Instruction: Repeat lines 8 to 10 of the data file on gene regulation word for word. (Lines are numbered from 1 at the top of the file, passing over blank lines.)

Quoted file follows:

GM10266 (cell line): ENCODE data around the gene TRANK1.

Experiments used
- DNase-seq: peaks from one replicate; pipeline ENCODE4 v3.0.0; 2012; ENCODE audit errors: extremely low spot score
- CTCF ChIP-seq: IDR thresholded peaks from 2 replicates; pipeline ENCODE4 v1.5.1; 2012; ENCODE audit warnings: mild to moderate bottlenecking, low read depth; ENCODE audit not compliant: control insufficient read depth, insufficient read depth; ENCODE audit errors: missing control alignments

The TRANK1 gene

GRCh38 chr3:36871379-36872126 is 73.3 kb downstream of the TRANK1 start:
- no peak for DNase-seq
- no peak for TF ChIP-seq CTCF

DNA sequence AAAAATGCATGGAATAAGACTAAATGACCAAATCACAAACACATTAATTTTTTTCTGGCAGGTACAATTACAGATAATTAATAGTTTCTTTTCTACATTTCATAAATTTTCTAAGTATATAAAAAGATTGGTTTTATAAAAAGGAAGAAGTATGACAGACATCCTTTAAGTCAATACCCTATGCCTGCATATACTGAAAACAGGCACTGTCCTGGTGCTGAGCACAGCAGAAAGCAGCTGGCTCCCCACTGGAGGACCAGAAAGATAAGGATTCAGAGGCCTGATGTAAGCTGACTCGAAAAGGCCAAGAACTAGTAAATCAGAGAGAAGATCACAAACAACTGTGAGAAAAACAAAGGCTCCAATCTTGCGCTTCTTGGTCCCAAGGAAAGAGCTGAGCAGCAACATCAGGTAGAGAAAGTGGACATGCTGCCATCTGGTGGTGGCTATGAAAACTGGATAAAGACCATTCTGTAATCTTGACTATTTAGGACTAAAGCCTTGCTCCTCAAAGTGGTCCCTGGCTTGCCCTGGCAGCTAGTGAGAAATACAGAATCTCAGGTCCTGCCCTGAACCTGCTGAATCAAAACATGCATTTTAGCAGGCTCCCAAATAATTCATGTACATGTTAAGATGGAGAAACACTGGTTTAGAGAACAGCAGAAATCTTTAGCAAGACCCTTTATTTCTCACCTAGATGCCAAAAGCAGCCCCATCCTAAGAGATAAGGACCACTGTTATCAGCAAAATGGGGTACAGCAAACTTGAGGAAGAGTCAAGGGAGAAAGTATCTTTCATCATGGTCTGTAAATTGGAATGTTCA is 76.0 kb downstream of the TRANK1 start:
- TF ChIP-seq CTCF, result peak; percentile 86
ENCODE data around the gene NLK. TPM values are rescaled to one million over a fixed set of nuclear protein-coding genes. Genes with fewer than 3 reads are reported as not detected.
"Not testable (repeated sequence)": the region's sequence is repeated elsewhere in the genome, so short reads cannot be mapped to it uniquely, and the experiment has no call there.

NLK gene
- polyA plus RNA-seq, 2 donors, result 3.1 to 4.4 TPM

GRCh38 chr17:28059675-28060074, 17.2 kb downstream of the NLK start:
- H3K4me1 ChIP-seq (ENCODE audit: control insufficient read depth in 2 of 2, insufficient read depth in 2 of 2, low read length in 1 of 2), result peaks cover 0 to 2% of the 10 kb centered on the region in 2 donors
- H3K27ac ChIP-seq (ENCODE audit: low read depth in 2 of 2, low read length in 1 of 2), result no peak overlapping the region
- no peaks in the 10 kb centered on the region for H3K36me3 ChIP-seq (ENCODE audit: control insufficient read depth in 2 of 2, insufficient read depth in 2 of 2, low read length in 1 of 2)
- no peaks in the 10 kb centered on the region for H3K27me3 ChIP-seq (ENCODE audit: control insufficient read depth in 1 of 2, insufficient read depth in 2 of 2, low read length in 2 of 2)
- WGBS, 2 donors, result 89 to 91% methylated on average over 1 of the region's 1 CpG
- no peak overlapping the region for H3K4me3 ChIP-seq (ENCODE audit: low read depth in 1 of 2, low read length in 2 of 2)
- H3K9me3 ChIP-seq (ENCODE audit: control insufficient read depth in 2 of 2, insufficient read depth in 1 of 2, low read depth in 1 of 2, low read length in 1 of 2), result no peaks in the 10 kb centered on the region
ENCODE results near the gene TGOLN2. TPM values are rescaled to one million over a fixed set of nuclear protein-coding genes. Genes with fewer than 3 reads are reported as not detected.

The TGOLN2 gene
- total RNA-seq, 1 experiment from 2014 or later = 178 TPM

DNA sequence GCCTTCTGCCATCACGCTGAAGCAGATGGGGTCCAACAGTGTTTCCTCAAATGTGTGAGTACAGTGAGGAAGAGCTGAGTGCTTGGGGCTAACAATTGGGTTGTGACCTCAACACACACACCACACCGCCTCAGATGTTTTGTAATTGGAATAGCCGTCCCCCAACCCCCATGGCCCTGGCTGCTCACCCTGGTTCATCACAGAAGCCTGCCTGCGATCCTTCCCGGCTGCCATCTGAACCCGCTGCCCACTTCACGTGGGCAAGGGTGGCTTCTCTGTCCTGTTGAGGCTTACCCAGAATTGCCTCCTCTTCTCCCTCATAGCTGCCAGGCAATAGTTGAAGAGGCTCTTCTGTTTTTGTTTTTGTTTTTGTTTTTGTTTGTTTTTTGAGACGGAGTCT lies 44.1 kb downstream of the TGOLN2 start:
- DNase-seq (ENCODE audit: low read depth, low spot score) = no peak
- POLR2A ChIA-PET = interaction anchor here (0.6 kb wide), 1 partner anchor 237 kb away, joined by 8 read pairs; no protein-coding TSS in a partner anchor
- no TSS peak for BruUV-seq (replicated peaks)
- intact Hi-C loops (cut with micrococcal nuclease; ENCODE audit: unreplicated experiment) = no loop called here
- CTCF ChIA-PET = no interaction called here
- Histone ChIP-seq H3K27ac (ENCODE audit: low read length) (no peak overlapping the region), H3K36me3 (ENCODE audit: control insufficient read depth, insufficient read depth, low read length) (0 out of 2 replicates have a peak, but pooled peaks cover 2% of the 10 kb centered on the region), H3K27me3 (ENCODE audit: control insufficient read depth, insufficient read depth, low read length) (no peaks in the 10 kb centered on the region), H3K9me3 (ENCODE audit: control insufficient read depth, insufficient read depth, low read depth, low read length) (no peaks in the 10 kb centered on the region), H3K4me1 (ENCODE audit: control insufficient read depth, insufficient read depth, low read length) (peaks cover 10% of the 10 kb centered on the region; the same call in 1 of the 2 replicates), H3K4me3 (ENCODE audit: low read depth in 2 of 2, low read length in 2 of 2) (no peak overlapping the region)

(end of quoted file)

- no peak for TF ChIP-seq CTCF

DNA sequence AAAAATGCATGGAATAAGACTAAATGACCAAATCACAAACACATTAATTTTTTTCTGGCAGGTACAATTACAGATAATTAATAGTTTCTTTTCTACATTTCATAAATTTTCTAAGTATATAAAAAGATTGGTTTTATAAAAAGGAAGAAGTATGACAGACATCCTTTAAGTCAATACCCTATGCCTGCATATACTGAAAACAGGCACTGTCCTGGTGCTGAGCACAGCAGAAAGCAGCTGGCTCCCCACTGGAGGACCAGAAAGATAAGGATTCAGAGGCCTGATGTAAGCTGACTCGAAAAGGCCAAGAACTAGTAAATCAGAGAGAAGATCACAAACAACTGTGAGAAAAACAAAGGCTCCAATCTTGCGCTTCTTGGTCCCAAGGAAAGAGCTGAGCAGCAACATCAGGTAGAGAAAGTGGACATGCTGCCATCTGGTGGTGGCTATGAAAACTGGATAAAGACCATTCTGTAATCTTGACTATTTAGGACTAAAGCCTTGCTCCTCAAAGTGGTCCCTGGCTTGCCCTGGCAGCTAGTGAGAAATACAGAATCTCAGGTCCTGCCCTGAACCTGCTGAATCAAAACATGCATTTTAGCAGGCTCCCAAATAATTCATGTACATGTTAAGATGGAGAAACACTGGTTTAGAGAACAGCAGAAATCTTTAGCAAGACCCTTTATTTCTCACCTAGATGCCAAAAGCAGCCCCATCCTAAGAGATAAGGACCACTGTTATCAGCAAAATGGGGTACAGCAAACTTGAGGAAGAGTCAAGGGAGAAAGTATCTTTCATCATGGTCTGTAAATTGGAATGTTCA is 76.0 kb downstream of the TRANK1 start:
- TF ChIP-seq CTCF, result peak; percentile 86